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Warwick Medical School uses mindfulness training to support student wellbeing

Mindfulness is a state of being that is cultivated through regular practise and guidance and is an on-going journey of developing awareness, presence and clarity. It has been found in a number of systematic reviews to be associated with a range of aspects of psychological wellbeing, including increased subjective well-being, reduced psychological symptoms such as anxiety and depression, and less emotional reactivity, both in adults and in children.

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A key component of the degree programme at Warwick is a module in Wellbeing and Mindfulness which is universal for all first year students. Staff at Warwick Medical School (WMS) continue to innovate and develop the course and have recently taken advice from Dr Craig Hassed, Monash University, who is one of the pioneers of mindfulness teaching in medicine. Dr Hassed visited Warwick last summer through the Monash Warwick Alliance, an award winning international partnership between Monash University and the University of Warwick.

Dr Anne-Marie Chilton, Principal Clinical Teaching Fellow, WMS said:

Dr Hassed highlighted the importance of expert facilitators in the delivery of mindfulness. This year we have been able to use his advice to develop and implement a new 6-week training programme to increase the experience of existing facilitators and to train new staff. We now have a ‘buddy system’ in place where our newer facilitators are working with our expert facilitators for the first year so that they are fully supported as they continue to develop their expertise. Dr Hassed’s advice has been very valuable in shaping this course and in highlighting where we should focus our efforts to improve the student experience”.

craig_hassed_6.jpgResearchers at WMS have found a positive link amongst Warwick students between the practice of mindfulness and wellbeing, as Professor Sarah Stewart-Brown, Public Health, WMS explains,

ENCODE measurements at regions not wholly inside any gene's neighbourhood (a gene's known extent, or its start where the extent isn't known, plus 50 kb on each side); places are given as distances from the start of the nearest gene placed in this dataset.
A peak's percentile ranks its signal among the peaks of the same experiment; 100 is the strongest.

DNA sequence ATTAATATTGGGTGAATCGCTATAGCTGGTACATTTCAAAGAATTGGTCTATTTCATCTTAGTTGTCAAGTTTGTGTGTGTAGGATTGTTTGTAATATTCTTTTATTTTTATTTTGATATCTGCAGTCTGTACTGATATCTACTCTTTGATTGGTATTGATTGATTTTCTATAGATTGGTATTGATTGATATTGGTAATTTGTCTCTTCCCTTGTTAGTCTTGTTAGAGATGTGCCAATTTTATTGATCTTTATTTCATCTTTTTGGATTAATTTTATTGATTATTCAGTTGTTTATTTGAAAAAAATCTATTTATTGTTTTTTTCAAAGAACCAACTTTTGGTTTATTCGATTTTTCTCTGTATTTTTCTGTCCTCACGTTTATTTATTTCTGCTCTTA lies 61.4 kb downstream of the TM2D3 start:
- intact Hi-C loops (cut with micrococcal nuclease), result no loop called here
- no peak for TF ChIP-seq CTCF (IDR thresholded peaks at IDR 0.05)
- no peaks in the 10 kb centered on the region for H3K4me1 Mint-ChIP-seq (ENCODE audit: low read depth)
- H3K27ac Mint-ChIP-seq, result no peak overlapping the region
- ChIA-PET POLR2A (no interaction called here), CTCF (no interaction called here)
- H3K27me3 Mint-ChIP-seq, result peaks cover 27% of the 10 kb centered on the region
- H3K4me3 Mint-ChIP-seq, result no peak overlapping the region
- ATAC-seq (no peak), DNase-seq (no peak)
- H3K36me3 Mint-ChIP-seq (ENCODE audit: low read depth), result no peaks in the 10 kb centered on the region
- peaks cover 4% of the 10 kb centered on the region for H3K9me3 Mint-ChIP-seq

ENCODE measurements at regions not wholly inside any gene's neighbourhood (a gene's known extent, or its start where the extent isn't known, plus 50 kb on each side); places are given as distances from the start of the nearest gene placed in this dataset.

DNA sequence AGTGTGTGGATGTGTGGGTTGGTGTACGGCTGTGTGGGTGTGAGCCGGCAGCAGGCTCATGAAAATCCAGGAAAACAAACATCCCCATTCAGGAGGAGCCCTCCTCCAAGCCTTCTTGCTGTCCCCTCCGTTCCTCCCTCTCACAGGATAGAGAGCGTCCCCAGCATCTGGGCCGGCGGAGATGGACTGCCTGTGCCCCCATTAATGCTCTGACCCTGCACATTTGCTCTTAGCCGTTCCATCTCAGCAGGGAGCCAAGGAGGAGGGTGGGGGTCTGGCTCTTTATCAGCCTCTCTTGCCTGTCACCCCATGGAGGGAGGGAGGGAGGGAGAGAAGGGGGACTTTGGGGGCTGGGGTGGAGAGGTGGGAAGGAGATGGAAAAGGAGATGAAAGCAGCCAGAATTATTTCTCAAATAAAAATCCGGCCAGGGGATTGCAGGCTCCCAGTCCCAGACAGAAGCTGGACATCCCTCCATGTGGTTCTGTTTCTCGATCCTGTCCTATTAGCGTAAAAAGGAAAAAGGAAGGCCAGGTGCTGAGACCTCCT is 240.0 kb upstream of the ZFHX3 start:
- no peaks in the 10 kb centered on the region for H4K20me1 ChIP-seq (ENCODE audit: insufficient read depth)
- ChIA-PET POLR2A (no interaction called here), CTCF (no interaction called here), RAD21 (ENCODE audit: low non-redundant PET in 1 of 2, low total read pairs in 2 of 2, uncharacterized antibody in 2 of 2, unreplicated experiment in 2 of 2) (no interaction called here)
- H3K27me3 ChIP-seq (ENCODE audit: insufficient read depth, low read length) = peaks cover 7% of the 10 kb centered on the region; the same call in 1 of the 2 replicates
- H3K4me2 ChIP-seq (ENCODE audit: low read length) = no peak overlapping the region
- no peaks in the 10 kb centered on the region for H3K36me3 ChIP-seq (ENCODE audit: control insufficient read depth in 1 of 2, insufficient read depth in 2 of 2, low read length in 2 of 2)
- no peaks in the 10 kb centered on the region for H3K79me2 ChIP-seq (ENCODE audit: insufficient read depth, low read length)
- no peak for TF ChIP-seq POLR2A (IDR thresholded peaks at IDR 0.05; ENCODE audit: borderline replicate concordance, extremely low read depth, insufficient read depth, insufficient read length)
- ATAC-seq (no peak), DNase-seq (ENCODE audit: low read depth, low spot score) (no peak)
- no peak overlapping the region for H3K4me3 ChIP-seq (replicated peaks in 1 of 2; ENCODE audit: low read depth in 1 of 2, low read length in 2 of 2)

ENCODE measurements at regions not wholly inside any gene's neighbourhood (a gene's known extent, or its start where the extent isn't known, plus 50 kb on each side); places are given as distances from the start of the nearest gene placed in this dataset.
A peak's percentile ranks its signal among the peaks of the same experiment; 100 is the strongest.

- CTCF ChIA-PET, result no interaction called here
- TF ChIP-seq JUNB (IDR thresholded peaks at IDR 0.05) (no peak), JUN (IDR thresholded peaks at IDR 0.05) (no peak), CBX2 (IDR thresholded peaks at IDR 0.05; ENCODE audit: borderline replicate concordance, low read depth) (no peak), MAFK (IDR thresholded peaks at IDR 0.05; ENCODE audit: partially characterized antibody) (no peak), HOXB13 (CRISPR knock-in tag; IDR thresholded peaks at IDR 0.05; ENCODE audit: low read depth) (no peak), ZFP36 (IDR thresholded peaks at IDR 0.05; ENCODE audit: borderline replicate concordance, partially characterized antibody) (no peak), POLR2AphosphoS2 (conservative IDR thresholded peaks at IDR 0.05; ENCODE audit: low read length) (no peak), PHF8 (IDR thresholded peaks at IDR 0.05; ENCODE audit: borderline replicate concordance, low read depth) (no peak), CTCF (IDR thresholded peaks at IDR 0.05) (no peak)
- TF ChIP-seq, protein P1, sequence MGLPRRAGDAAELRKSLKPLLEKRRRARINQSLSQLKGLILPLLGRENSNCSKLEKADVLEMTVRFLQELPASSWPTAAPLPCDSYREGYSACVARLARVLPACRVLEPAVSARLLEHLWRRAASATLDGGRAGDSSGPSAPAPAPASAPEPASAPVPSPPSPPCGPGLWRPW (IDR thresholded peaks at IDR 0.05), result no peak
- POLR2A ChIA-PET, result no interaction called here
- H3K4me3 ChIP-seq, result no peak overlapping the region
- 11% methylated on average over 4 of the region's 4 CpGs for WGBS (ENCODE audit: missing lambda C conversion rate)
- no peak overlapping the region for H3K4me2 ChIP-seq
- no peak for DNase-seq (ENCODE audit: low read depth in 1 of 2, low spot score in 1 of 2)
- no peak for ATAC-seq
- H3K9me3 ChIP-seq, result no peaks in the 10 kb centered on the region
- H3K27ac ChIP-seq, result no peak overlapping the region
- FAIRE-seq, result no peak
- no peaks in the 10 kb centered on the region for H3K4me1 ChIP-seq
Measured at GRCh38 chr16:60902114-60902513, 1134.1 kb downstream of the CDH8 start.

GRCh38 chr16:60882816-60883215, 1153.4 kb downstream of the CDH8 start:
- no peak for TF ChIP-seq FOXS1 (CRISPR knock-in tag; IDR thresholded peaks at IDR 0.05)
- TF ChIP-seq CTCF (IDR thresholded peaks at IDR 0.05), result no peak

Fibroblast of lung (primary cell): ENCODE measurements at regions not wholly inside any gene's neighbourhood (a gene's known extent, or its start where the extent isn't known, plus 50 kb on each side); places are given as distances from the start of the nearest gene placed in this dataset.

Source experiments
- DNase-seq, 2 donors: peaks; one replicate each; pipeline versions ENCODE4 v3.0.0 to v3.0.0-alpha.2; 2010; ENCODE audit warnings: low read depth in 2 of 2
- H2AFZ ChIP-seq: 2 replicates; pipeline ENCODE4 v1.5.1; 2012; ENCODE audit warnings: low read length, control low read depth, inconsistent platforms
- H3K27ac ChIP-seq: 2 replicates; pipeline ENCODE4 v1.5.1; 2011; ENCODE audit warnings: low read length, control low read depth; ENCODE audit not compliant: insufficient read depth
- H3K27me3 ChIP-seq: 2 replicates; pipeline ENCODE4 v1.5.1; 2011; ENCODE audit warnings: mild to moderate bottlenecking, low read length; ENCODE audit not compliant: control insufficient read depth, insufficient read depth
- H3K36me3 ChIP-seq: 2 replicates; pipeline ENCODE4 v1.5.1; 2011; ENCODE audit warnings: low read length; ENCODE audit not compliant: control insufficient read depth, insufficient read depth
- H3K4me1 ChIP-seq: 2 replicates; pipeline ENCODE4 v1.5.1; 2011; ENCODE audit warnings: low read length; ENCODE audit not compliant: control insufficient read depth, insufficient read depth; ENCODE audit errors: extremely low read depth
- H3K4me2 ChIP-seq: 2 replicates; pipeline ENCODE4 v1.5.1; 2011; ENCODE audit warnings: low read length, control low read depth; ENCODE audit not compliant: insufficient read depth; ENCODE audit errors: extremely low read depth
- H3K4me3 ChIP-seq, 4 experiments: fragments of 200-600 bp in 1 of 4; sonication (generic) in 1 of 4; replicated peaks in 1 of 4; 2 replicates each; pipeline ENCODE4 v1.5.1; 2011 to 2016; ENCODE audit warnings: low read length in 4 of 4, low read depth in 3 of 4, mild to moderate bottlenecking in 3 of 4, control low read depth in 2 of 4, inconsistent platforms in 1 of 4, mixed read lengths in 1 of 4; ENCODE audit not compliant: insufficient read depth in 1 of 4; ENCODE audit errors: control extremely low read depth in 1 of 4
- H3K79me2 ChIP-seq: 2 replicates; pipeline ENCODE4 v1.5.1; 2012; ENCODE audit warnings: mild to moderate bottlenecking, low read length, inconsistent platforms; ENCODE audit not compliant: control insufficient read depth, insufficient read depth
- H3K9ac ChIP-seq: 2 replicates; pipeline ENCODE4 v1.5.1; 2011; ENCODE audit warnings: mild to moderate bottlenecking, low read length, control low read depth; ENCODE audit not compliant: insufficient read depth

Research into medical training often highlights relatively high rates of burnout amongst both medical students and doctors. We know that many of our students experience a drop in wellbeing on entering our accelerated course, however those who practice mindfulness do not experience this drop. This leads us to conclude that mindfulness could be a valuable tool in protecting our students from distress and burnout.”

Wellbeing and mindfulness have also developed in other areas of the medical school. There is a voluntary 'Student Selected Component' (SSC) on mindfulness, and the students have created 'The Mindfulness Society' through which they organize regular retreats and speakers of international renown.

Over 90% of students studying medicine at WMS have reported finding the mindfulness experience helpful, and many commented that they appreciated the focus on wellbeing in their medical degree.

Níall Lally, 3rd year undergraduate MB ChB student at Warwick, said:

Would you take a pill that improved your attention, sleep, efficiency, kindness and increased your resilience to stress? For me, meditation offers all of these benefits and more in a side effect and cost free portable package. Since coming to WMS, I have started to meditate on a daily basis and have found the practice to be incredibly beneficial to both my wellbeing and my academic attainment. I’ve thoroughly enjoyed the integral role meditation plays within the medical school curriculum at Warwick.”

If you are interested in finding out more about Mindfulness visit our Mindfulness Research Network webpage.